Boris Hage, Seiji Armstrong, Hans Bachor, Jiri Janousek, Katherine Wagner, and Jean-Francois Morizur.
Researchers from the Australian National University have taken a quantum leap towards developing the next generation of super-fast networks needed to drive future computing.
Seiji Armstrong, a PhD researcher from the Department of Quantum Science in the ANU College of Physical and Mathematical Sciences, has led a team which has developed a technique that allows for quantum information to travel at higher bandwidth using a beam of light and the phenomenon called entanglement. Armstrong’s research is published in Nature Communications.
"Broadly speaking, entanglement is when two things are correlated in some way so that by measuring one of them, you can infer information about the other. It is important because without it, it's impossible to teleport quantum information," says Armstrong.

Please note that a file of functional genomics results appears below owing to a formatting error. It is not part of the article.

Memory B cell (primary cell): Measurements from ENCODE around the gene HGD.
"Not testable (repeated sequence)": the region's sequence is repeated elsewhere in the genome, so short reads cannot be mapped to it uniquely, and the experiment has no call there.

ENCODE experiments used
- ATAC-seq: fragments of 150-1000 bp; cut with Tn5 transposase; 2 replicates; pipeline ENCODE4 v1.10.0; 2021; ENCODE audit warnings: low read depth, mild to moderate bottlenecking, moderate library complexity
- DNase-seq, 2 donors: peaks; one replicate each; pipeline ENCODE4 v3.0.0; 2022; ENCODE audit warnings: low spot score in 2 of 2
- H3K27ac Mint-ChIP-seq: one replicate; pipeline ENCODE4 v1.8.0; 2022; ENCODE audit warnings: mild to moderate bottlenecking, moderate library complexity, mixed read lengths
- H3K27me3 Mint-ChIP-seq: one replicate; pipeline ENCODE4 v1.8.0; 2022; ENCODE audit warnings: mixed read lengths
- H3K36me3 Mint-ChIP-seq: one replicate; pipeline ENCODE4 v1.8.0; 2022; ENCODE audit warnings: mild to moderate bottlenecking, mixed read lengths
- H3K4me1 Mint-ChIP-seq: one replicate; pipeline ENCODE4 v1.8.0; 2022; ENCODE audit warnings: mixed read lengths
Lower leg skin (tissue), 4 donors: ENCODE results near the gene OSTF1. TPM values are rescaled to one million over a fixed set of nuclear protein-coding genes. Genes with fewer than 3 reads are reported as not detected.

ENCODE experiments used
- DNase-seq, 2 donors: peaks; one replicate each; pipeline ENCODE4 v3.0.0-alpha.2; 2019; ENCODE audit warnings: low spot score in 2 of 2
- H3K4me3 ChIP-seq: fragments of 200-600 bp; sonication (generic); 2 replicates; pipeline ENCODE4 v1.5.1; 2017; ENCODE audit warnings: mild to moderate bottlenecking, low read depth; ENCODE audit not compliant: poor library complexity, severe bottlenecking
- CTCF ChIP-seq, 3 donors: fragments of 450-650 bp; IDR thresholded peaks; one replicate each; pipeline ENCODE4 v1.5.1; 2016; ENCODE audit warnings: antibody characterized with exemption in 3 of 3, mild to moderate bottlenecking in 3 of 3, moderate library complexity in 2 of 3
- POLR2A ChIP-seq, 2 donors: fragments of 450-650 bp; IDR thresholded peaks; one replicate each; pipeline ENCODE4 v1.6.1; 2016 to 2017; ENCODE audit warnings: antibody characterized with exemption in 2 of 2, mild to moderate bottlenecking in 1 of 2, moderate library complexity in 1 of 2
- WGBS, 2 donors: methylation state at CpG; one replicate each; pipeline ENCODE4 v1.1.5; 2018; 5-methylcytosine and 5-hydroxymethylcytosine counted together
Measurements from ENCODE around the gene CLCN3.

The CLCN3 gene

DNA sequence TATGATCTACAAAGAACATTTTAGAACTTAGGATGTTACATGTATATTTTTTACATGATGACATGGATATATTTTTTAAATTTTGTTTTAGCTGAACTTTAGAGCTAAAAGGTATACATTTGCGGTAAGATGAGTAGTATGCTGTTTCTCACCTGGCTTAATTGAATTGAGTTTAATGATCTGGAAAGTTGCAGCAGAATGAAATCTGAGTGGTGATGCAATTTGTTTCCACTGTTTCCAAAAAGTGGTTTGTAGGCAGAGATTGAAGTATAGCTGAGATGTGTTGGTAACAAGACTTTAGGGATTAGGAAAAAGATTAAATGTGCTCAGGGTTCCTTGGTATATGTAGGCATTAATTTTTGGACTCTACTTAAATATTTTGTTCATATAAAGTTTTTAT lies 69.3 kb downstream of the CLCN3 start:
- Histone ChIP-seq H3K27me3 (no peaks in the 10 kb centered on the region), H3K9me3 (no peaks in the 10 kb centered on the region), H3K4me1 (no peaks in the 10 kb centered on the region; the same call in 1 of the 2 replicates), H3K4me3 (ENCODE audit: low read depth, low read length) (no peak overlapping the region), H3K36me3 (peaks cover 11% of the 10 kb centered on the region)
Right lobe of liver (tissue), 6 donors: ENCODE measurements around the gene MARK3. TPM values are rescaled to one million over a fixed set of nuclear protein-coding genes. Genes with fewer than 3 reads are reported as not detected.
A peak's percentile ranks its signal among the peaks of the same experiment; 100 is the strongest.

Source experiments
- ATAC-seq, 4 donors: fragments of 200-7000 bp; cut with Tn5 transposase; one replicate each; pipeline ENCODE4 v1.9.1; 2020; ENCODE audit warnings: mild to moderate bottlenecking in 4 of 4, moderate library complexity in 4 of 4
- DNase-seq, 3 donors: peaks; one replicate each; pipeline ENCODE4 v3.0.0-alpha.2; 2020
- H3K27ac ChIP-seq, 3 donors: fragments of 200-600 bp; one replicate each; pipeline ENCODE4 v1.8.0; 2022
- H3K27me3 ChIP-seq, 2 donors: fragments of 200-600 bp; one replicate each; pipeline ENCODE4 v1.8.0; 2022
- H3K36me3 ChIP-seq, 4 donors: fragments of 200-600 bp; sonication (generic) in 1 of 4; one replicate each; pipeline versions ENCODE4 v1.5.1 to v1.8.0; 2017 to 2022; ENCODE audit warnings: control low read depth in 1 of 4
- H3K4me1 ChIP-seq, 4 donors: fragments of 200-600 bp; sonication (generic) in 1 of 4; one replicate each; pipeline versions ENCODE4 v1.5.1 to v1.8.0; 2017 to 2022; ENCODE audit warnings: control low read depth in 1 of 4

"This quirk was discovered by Einstein in 1935 and from the late 1980s people started suggesting that entanglement might be useful for processing information. It turned out that by encoding information into systems that are entangled you can perform computations that are unfeasible for ordinary computers.
"The problem is we realized that entanglement experiments around the world were getting very complicated. Each entangled mode of light required its own laser beam, as well as a whole range of other equipment. Given that a quantum computer would need hundreds or thousands of entangled states of light, this was impossibly complicated."
Armstrong said that their research dramatically simplified this process.
"We were able to entangle eight quantum modes of light within one laser beam, a practice that used to require eight separate beams," he says.
"Our research is also a world first, as the previous best entanglement was four modes of light in the one laser in 2011. Our research shows that it is now possible to create a high bandwidth light beam with relatively a lot of quantum information on it."